“Each” — Hard cases make bad law

      At first glance, the case of In re Skvorecz, appears to deal with how the transition word “comprising” is to be construed.  A closer reading reveals that the case really turns on how the word “each” is to be construed following recitation of multiple elements, in this case “a plurality of legs” or “at least two legs.”   The claim at issue in the reissue proceeding is for a table-like structure (a frame to support a chafing dish) and reads as follows:

1. A wire chafing stand comprising a first [an upper] rim of wire steel which forms a closed geometrical configuration circumscribing a first surface area, [a lower rim of wire steel forming a closed geometrical configuration circumscribing a second surface area with said first surface area being larger than said second surface area] and having at least two [a plurality of] wire legs with each wire leg having two upright sections interconnected to one another [at a location below the lower rim] in a configuration forming a base support for the stand to rest upon with each upright section extending upwardly from said base support to from an angle equal to or greater than 90° with respect to a horizontal plane through said base support and being affixed to the first [upper] rim adjacent one end thereof [and to said lower rim at a relatively equal distance below the point of attachment to said upper rim] and further comprising a plurality of offsets located either in said upright sections of said wire legs or in said first [upper] rim for laterally displacing each wire leg relative to said first [upper] rim to facilitate the nesting of a multiplicity of stands into one another without significant wedging.

Material in [brackets ] indicates Applicant’s proposed deletions and underlined material indicates proposed additions.

      The Board of Appeals and Interferences decided that in construing the claim to have its broadest reasonable  interpretation that the use of the word “each” need only refer to the “two legs” of the “at least two legs.”  The word “each” need not refer to every leg.  Thus, the Board found that the claim was anticipated by a reference that had offsets on two legs but not on every leg.

     The panel at the Federal Circuit disagreed with the Board and found the claim not to be anticipated.  Importantly, the panel reads the word “each” in this circumstance to mean “all” the legs or “every” leg.  Listen to the panel’s discussion of this issue with the counsel for the PTO:  [Here],  [Here], and  [Here].

     This decision has far-reaching effects beyond this particular case.  Moreover, while it is pro-patentee in the context of a reissue proceeding, the precedent it sets is actually anti-patentee in an infringement context.  Given the limited treatment in the opinion of why “each” must necessarily be understood to mean “all” or “every,” I think this case is ripe for en banc review.  Given the circumstances the parties have little incentive to request rehearing — the patentee has a completely favorable opinion from the Federal Circuit and the PTO is not known for being an advocate of broadly interpreted patents.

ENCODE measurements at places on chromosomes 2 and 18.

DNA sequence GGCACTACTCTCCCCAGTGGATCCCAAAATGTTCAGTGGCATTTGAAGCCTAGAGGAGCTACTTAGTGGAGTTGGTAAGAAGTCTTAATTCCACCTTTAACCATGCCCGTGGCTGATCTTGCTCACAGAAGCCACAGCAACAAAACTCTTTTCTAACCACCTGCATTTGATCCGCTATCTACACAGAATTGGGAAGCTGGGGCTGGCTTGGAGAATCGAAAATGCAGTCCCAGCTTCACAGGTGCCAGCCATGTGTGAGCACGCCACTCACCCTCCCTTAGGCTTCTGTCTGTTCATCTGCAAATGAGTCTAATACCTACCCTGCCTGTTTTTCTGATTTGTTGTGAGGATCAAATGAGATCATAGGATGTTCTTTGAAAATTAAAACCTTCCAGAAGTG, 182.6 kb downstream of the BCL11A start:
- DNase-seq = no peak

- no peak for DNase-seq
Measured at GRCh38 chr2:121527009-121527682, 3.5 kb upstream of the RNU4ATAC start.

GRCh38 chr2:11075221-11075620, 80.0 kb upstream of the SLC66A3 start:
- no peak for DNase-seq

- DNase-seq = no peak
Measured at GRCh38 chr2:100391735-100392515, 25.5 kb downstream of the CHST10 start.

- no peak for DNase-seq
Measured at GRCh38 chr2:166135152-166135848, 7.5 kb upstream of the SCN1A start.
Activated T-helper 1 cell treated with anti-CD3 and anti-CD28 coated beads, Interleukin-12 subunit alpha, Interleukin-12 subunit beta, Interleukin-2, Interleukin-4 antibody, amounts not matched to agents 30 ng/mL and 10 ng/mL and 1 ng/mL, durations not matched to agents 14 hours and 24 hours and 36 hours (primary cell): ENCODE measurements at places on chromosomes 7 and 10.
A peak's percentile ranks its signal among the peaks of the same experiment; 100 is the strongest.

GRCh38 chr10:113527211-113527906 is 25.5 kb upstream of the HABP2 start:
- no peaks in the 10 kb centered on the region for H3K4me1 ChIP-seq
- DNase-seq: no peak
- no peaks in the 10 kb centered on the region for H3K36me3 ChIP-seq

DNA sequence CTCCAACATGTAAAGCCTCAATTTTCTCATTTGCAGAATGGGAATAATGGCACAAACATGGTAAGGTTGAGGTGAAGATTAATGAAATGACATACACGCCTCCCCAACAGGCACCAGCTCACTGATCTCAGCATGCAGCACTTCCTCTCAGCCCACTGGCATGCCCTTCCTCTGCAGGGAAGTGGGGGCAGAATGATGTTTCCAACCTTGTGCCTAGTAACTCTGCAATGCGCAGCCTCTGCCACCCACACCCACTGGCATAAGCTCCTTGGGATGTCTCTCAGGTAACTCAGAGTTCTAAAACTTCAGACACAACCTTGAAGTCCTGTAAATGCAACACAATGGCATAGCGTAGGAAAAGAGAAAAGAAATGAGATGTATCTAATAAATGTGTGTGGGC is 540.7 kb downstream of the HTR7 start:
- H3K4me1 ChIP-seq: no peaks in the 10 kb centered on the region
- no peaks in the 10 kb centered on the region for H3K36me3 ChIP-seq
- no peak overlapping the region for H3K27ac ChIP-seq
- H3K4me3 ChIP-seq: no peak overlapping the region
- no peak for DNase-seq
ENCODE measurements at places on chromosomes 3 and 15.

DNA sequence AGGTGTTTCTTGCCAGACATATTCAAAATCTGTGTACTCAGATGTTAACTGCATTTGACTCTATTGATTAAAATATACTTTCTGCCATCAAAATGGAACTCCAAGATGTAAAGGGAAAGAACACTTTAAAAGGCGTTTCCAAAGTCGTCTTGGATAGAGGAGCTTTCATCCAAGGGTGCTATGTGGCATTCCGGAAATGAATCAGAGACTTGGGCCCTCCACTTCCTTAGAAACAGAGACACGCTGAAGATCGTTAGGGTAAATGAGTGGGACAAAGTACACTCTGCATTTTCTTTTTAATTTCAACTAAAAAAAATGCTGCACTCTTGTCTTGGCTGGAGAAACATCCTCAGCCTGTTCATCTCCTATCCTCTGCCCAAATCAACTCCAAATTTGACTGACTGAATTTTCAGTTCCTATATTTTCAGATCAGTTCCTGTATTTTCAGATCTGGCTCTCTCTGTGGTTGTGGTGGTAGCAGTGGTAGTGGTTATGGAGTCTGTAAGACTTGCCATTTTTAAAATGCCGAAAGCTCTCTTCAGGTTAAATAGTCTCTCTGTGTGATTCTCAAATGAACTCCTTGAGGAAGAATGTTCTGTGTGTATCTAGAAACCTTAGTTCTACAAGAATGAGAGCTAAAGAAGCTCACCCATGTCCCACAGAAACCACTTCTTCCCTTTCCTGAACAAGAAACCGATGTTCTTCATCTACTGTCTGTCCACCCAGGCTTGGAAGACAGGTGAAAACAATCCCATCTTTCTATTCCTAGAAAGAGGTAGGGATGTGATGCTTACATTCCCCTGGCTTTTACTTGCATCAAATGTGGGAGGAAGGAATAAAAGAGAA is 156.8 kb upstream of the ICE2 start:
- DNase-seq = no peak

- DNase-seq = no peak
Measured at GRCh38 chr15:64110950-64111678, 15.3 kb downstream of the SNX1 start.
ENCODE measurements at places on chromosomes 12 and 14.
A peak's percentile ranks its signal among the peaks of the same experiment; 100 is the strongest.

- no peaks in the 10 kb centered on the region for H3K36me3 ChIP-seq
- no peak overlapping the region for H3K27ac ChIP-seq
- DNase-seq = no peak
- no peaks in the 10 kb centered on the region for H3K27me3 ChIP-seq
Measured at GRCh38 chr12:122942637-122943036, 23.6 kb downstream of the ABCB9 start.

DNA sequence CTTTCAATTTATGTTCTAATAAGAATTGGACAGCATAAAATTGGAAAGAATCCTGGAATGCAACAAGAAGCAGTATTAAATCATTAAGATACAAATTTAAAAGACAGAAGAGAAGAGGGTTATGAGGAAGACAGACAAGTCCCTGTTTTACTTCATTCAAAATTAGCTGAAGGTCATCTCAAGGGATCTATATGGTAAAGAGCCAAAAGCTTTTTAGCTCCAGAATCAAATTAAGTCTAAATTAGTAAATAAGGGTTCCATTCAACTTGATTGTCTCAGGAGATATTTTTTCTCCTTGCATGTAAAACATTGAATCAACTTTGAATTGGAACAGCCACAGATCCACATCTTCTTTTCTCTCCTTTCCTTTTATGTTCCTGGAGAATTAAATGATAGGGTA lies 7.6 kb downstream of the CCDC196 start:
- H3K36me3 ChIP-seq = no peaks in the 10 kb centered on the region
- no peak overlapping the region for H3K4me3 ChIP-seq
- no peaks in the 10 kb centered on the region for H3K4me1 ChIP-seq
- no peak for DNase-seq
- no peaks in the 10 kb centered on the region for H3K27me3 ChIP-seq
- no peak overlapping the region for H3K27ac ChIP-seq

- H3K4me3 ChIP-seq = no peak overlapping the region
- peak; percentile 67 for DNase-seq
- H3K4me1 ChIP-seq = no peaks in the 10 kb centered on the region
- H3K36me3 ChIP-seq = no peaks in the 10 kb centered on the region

It seems to me that if  the word “each” has such a definite meaning in our language that the expression “each and every” would not exist.  The fact that “each and every” is a common expression suggests that the meaning of “each” is not as clear as the panel implies.  Furthermore, as counsel for the PTO remarked, if the Applicant wanted “each” to mean “all” he could have said “all.”

You can listen to the entire oral argument [Here].

You can read the court’s precedential opinion [Here].


I was curious if the Federal Circuit had ever construed “each” not to mean “all” or “every” when referring to “a plurality” or “at least two” items.  In the case of ResQNet.com v. Lansa, 346 F.3d 1374 (Fed. Cir. 2003), the panel of Judges Newman, Rader, and Michel stated that:

Claim 1 of the ’608 patent recites “each of a plurality of fields,” which does not carry the same meaning as “every field.”  Rather, the recitation of “plurality” suggests the use of “at least two.”   See York Prods., Inc. v. Cent. Tractor Farm & Family Ctr., 99 F.3d 1568, 1575 (Fed. Cir. 1996) (“The term means, simply, ‘the state of being plural.’”).  While “at least two” may mean “every” under some circumstances, the two terms are not synonymous.  In sum, “each of a plurality of fields” means “each of at least two fields.”

[Read ResQnet.com v. Lansa]

4 Responses to ““Each” — Hard cases make bad law”

  1. […] about the meaning of “each” when used to refer back to a plurality of items.  [LINK]  I stumbled across an oral argument from 2006 where the panel again was trying to understand what […]

  2. Specialized Federal Circuit patent blogs…

    A lot of blogs cover Federal Circuit patent decisions, but I like to know a little of the backstory too. For that I turn to PATracer, a blog written by two patent litigators. Another Fed Cir blog focuses on oral arguments: 717 Madison Place. I’ve neve…

  3. […] issues that arise from use of the word “each,” see these previous posts: [Link] and […]

  4. […] these earlier posts with respect to the word “each”:  [Link], [Link], and […]